- The Washington Times - Friday, September 3, 2010

By Jeffrey Ostler
Viking, $22.95 227 pages

The legendary Black Hills encompass an area about 120 miles long and between 40 and 50 miles wide. Most of this often wild and beautiful terrain lies in southwestern South Dakota. A portion is across the border in Wyoming.

It’s a region that has long been in deep dispute, as University of Oregon history professor Jeffrey Ostler shows in his lucid and always even-handed “The Lakotas and The Black Hills,” subtitled “The Struggle for Sacred Ground.”

The Lakota regard the area as sacred, the place where their holy men and women have visions. The tribe, Mr. Ostler shows, sees the Black Hills as the spiritual “center” of its history, territory where the Lakota should be sovereign.

But Lakota land it is not, except for a small portion. Much of the region is state and federal land, and when the land isn’t government property, it is privately owned - a network of ranches and towns that have been in the hands of non-Lakotas for many generations.

Even more directly insulting to many Lakota, notes Mr. Ostler, is that each year more than 3 million tourists visit Mount Rushmore.

For most of them, the reason for their visit isn’t interest in the Lakota, but a desire to witness the likenesses of four U.S. presidents on the side of a mountain.

Mr. Ostler traces the 19th-century origins of the dispute in the confrontation between an increasingly larger numbers of white settlers with the Lakota, a highly migratory tribe that followed buffalo herds and ranged widely across the region.

It is a familiar story in the annals of frontier America: The Lakota had vague notions about land ownership, while the whites arrived with highly evolved ideas when it came to private property.

But the author also tells a second, equally dramatic story, and that is the sea change that came in the attitude of white Americans toward the Indian.

From the 19th-century view of Indians as savages worthy of extinction if they resisted assimilation into white society, the 20th century came to regard them as people deeply wronged by white aggression and whose just grievances call out for remedy.

It’s this 180-degree change, as Mr. Ostler explains, that has given the Lakota hope that the Black Hills will some day be theirs. As the author notes, however, ownership is now in limbo, and how it will be resolved “is anyone’s guess.”

The Lakota are a Northern Plains tribe divided into several smaller groups with names like Hunkpapa and Oglala. (The Dakota, a closely related tribe, speaks a very similar language that sounds the name with a “D” rather than an “L.”)

As Mr. Ostler points out, several Lakota are among the best-known of American Indians. In the 19th century, Sitting Bull (who defeated Custer at Little Big Horn) and Crazy Horse (another great warrior) were Lakota leaders whose names became household words in their own time.

In the 20th century, the great visionary Black Elk was a Lakota, whose book, “Black Elk Speaks,” published in 1932, is an enduring Indian classic, still widely read.

Also a Lakota is Russell Means, one of the most visible leaders of the radical American Indian Movement of the 1970s. Mr. Means played Chingachgook in the 1992 film “The Last of the Mohicans.”

What the Lakota sought in the 19th century, Mr. Ostler shows, was survival. From the 1840s on, tribal leaders complained that white settlers encroached on their land without permission, but few white leaders paid attention.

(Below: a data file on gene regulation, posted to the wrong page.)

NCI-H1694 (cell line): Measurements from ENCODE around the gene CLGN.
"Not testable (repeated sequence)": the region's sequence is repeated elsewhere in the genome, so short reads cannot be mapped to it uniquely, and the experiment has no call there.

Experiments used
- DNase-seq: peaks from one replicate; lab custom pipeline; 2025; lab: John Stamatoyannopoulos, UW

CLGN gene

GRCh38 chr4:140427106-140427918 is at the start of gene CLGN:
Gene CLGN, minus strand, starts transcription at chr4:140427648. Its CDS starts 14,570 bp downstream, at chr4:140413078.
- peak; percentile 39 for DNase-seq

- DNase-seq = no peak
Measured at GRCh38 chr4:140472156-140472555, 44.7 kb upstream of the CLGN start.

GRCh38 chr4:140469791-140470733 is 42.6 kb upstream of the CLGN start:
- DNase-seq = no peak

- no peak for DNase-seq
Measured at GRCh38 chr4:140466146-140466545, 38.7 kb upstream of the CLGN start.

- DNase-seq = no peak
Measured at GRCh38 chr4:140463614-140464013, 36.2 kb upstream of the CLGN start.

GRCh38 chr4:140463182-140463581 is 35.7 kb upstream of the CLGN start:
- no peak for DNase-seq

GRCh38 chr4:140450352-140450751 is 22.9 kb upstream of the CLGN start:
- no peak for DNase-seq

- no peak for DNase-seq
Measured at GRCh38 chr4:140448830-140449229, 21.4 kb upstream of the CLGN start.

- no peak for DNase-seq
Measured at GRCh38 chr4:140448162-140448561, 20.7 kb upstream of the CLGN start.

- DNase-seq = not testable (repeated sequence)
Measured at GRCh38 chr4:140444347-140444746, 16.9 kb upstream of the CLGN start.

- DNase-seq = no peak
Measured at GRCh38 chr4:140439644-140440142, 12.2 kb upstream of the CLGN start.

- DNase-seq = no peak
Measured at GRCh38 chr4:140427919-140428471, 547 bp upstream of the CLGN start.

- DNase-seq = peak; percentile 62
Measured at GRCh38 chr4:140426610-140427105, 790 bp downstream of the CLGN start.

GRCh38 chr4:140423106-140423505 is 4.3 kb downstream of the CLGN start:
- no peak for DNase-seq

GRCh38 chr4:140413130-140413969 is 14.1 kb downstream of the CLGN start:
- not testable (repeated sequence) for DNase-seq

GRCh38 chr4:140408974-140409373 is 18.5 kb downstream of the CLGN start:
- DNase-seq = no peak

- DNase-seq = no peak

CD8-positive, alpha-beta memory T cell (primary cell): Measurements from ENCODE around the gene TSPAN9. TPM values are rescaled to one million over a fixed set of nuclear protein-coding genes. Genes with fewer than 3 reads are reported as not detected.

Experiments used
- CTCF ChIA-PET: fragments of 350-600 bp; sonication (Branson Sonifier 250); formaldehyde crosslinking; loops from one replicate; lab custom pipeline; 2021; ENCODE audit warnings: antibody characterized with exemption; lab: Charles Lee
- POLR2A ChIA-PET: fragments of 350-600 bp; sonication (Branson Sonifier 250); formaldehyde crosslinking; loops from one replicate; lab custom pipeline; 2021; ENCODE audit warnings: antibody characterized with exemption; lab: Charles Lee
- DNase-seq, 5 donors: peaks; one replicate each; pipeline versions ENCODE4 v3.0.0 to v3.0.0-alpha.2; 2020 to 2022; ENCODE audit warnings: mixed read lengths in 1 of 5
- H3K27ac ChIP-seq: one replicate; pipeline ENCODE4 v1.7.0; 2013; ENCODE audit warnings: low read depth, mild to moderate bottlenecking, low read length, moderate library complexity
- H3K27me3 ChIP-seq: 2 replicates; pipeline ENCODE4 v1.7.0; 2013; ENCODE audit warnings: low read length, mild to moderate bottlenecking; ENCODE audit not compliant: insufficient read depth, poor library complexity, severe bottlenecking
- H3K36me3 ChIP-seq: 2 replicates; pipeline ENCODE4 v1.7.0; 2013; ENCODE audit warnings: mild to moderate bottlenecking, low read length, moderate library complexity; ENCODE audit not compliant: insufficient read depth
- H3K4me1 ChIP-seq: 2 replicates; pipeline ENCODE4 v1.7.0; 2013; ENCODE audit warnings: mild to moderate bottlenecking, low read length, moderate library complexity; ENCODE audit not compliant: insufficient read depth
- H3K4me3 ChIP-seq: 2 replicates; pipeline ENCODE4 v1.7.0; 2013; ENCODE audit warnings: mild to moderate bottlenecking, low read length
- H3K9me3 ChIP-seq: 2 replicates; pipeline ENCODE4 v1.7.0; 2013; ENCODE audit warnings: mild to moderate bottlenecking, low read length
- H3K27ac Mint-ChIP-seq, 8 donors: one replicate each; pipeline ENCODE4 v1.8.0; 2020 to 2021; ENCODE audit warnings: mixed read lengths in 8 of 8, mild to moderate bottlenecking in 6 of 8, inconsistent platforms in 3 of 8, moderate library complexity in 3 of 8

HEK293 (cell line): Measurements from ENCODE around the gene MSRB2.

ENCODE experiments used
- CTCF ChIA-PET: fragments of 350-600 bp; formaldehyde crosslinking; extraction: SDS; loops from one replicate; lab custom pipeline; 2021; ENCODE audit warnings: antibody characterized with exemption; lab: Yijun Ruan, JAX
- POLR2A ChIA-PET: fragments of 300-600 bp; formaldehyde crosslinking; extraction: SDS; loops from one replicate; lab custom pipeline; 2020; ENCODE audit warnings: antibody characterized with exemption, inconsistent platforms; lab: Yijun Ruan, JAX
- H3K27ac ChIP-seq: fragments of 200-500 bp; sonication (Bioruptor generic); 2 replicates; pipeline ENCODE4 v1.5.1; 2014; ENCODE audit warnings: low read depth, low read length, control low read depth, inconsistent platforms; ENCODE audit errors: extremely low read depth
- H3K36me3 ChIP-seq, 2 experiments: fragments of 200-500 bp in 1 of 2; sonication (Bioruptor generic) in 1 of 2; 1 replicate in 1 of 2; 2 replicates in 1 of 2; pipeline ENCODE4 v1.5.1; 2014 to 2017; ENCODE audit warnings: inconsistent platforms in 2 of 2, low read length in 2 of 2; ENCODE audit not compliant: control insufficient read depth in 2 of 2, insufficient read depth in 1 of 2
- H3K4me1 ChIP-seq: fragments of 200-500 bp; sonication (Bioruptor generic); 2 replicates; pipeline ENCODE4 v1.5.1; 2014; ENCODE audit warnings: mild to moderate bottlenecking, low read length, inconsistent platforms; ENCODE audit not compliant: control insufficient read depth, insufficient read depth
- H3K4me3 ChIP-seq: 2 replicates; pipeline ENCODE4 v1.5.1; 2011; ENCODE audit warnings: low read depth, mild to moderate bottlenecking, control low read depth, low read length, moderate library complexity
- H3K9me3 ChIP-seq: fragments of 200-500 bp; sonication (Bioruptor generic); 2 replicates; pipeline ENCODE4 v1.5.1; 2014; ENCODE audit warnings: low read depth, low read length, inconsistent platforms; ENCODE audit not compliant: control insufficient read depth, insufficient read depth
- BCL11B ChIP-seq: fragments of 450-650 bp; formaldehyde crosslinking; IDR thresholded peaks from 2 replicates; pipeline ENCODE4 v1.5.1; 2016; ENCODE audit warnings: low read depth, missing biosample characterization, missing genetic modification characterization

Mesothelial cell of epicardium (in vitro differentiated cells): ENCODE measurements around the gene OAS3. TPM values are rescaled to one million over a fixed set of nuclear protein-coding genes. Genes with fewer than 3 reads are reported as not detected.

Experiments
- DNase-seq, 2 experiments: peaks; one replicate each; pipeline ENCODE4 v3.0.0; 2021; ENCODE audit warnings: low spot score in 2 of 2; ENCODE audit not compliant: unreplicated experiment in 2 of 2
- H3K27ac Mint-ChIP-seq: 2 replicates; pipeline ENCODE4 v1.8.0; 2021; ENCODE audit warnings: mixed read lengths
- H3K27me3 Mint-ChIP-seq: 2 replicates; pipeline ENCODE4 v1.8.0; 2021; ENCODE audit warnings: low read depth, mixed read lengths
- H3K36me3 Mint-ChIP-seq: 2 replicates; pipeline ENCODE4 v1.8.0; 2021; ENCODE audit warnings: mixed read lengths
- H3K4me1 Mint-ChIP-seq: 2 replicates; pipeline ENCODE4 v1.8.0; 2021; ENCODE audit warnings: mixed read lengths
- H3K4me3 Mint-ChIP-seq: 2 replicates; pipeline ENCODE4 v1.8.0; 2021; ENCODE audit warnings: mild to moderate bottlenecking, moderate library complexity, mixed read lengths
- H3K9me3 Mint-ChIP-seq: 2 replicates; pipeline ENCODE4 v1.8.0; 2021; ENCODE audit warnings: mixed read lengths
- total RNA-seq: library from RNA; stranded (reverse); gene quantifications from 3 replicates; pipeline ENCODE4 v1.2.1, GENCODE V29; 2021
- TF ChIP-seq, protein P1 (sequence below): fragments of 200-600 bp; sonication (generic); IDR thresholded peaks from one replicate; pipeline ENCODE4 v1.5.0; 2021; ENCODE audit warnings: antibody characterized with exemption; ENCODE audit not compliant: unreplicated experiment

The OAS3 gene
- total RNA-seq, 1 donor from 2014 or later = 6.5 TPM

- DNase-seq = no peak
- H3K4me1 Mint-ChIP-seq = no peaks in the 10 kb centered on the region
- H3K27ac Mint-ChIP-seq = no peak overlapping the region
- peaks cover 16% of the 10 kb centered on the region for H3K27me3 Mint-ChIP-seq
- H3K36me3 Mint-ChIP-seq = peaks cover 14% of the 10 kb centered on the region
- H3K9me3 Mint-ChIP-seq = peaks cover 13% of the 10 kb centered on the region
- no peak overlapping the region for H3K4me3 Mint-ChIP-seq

That encroachment grew rapidly after the discovery of gold in the Black Hills in the 1870s. But even more damaging for the tribe than white settlement, writes Mr. Ostler, was the disappearance of the buffalo in the last decades of the century.

Lakota depended on the animal for food and much else. Its absence rendered the tribe dependent on the federal government for sustenance, a fact recognized by tribal leaders, as well as by the U.S. government.

And Lakota dependence on the government, Mr. Ostler writes, played right into the hands of federal Indian policy, which focused on assimilation into white society and Christianization (and assumed Indians would one day disappear).

But federal policy failed. The Lakota maintained a vigorous tribal identity, and though many - like the visionary Black Elk, a Catholic convert - became Christians, they nonetheless preserved strong connections with Lakota tradition.

In the 20th century - Mr. Ostler tells this complex story with impressive clarity - the tribe spent many decades trying to get monetary recompense for the loss of the Black Hills.

Yet when the U.S. Supreme Court ruled in 1980 that the Lakota had been unjustly deprived of their land and awarded the tribe $106 million, the settlement was turned down.

Why? By that time, according to Mr. Ostler, the Lakota recognized that a payment for property - however large - would mean that the land was no longer theirs.

This would not do. They now realized that their identity as Lakotas was so closely tied to the Black Hills, that they feared the loss of region would spell their end as a tribe.

Mr. Ostler shows that there have long been those who think that the Lakota don’t seriously regard the Black Hills as their spiritual home and accuse the tribe of making cynical use of this claim to grab what it can.

No doubt there are impure motives on both sides of the dispute. But it is equally clear, as Mr. Ostler argues, that for many Lakota, the Hills do mean a great deal, and have for more than two centuries.

Does that mean the region should be totally Lakota? What would that mean for non-Lakota who have lived there for centuries? These questions remain up in the air, Mr. Ostler concludes, with no resolution in sight. Meanwhile, the 1980 settlement collects interest, now amounting to nearly $800 million.

Stephen Goode is a writer in Albuquerque, N.M., and Milton, Del.